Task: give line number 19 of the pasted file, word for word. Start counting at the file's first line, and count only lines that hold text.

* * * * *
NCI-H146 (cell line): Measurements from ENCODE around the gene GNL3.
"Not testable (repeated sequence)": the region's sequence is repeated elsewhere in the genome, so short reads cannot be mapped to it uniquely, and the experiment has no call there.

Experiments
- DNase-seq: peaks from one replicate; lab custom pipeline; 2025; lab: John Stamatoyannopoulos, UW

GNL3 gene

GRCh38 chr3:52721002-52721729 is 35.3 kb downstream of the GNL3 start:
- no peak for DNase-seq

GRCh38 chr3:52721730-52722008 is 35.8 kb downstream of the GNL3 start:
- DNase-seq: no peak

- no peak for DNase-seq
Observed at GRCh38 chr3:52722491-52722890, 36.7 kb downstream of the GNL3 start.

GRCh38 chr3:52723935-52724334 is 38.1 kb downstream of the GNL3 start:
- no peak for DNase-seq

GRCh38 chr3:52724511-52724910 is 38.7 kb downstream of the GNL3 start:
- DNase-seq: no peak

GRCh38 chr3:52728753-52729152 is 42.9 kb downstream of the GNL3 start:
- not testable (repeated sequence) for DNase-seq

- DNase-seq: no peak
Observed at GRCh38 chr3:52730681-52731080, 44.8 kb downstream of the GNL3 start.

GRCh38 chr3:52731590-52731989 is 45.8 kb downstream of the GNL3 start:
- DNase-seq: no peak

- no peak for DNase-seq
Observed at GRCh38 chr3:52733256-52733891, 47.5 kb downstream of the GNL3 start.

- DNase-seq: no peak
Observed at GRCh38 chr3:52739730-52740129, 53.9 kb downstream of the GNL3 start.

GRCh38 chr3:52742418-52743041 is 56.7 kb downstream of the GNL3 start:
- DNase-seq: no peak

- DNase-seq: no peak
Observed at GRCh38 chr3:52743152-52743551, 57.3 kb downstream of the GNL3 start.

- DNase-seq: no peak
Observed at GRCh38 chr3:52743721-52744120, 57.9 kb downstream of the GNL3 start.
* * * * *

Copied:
Observed at GRCh38 chr3:52730681-52731080, 44.8 kb downstream of the GNL3 start.